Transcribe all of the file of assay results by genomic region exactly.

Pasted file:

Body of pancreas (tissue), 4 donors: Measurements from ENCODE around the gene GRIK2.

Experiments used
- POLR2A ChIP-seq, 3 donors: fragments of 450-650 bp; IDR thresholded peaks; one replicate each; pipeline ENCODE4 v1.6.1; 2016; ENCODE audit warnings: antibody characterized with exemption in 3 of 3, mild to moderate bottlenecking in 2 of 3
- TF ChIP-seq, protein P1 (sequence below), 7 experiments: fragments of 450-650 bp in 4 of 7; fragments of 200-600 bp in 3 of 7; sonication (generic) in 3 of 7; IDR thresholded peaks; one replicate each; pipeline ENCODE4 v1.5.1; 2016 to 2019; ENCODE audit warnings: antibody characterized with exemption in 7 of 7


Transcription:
Body of pancreas (tissue), 4 donors: Measurements from ENCODE around the gene GRIK2.

Experiments used
- POLR2A ChIP-seq, 3 donors: fragments of 450-650 bp; IDR thresholded peaks; one replicate each; pipeline ENCODE4 v1.6.1; 2016; ENCODE audit warnings: antibody characterized with exemption in 3 of 3, mild to moderate bottlenecking in 2 of 3
- TF ChIP-seq, protein P1 (sequence below), 7 experiments: fragments of 450-650 bp in 4 of 7; fragments of 200-600 bp in 3 of 7; sonication (generic) in 3 of 7; IDR thresholded peaks; one replicate each; pipeline ENCODE4 v1.5.1; 2016 to 2019; ENCODE audit warnings: antibody characterized with exemption in 7 of 7